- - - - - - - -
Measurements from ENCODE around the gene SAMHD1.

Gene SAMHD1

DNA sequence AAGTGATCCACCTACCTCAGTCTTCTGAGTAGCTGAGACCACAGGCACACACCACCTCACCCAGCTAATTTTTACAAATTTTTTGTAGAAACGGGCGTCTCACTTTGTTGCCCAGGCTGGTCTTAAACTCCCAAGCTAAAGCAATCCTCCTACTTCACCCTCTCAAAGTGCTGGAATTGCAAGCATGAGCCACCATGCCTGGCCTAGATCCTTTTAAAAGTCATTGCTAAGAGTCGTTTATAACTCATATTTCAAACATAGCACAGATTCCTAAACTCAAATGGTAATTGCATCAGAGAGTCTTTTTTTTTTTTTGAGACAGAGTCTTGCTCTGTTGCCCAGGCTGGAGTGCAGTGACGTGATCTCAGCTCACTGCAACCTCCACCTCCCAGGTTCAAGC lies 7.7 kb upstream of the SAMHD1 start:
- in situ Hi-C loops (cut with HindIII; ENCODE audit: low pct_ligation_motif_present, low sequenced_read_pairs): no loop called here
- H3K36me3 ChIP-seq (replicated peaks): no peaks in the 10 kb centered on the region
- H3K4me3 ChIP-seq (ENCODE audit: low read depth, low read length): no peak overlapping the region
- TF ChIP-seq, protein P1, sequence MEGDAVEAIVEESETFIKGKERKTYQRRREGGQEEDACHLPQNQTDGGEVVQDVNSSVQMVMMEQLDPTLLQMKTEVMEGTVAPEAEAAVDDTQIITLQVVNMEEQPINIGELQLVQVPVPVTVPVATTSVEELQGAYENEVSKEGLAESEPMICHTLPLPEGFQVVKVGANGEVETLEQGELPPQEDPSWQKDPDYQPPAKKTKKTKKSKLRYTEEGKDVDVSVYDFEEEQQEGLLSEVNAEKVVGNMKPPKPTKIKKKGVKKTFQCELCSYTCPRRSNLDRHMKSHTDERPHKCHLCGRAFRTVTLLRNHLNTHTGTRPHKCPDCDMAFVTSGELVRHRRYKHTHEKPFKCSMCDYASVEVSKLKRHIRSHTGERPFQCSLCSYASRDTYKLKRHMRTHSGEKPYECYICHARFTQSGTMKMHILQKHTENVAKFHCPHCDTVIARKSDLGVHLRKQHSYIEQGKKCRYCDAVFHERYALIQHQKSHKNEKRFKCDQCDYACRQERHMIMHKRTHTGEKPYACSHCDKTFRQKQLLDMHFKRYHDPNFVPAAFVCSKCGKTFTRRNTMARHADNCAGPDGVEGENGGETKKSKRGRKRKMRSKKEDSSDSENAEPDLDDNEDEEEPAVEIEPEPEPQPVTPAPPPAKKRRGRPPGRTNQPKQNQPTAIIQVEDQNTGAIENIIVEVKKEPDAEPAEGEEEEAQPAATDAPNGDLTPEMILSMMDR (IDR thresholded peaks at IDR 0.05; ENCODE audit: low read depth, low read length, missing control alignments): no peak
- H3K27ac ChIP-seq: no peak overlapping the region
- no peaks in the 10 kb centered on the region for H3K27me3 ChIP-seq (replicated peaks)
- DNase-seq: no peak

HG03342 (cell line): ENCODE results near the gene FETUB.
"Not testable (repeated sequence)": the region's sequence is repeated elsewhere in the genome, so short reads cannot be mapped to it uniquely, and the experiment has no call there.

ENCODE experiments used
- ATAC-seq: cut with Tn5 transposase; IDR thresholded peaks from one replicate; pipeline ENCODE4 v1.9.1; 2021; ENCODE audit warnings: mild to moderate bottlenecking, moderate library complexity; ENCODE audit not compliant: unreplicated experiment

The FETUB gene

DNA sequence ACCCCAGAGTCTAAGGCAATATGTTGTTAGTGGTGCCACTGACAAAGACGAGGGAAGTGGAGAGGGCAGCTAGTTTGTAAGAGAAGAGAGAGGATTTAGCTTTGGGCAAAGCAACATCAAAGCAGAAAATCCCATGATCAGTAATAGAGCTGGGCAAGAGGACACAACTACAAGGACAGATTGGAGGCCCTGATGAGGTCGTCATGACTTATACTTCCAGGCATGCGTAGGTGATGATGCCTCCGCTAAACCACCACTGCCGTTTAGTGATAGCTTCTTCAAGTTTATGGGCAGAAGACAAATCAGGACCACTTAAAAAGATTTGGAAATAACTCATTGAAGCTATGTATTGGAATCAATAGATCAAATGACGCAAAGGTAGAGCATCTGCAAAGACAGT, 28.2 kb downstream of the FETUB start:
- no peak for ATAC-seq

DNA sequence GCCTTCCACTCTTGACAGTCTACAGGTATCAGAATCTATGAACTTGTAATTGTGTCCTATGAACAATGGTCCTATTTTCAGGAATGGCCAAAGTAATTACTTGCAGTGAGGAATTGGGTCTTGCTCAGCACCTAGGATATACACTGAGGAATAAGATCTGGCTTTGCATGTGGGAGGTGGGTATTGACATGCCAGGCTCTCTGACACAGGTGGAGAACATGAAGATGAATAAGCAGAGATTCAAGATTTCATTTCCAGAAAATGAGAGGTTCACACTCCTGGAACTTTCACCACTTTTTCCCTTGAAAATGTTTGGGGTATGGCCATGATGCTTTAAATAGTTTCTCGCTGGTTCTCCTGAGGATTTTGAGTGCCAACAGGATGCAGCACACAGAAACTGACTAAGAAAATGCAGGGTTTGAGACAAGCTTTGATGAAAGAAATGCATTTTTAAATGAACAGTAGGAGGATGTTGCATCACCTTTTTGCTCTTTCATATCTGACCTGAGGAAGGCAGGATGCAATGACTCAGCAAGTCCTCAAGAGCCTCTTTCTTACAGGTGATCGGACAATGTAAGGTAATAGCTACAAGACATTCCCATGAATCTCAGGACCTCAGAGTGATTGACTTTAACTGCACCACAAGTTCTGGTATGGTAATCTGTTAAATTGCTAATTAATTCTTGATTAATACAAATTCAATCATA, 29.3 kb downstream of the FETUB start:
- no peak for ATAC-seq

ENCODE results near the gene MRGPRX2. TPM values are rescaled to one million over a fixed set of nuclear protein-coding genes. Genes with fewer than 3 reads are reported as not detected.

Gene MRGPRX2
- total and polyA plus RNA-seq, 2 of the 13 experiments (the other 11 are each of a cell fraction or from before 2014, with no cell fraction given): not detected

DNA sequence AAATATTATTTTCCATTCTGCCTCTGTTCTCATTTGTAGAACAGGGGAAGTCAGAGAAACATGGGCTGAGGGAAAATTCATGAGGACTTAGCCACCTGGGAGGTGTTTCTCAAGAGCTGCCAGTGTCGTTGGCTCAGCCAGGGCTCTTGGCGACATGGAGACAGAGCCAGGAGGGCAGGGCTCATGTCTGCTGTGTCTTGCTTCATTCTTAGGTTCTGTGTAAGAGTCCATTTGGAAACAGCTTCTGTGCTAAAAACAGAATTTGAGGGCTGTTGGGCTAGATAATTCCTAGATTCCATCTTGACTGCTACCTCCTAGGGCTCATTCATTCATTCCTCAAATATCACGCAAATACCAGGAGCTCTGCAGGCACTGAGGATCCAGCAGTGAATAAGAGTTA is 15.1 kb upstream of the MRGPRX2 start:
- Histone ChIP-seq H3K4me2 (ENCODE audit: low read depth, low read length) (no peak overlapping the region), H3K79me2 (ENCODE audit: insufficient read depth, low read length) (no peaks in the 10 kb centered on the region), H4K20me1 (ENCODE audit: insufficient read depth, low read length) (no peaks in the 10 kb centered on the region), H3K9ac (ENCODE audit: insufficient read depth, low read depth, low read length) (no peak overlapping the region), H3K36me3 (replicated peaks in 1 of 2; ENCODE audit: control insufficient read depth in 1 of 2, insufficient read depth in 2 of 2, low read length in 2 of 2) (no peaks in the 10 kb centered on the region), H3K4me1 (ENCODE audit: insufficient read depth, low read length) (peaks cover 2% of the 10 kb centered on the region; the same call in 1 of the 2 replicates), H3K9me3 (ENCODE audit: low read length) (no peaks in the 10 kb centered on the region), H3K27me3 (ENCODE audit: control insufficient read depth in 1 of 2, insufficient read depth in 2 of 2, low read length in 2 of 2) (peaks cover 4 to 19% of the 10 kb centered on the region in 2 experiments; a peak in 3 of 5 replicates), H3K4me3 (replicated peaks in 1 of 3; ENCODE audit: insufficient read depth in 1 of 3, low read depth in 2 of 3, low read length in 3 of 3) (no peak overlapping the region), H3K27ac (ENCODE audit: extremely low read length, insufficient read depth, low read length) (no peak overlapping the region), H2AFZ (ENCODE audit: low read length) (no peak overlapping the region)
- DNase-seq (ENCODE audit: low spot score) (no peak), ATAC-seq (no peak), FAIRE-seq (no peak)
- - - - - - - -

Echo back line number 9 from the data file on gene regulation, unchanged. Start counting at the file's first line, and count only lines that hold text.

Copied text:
- no peaks in the 10 kb centered on the region for H3K27me3 ChIP-seq (replicated peaks)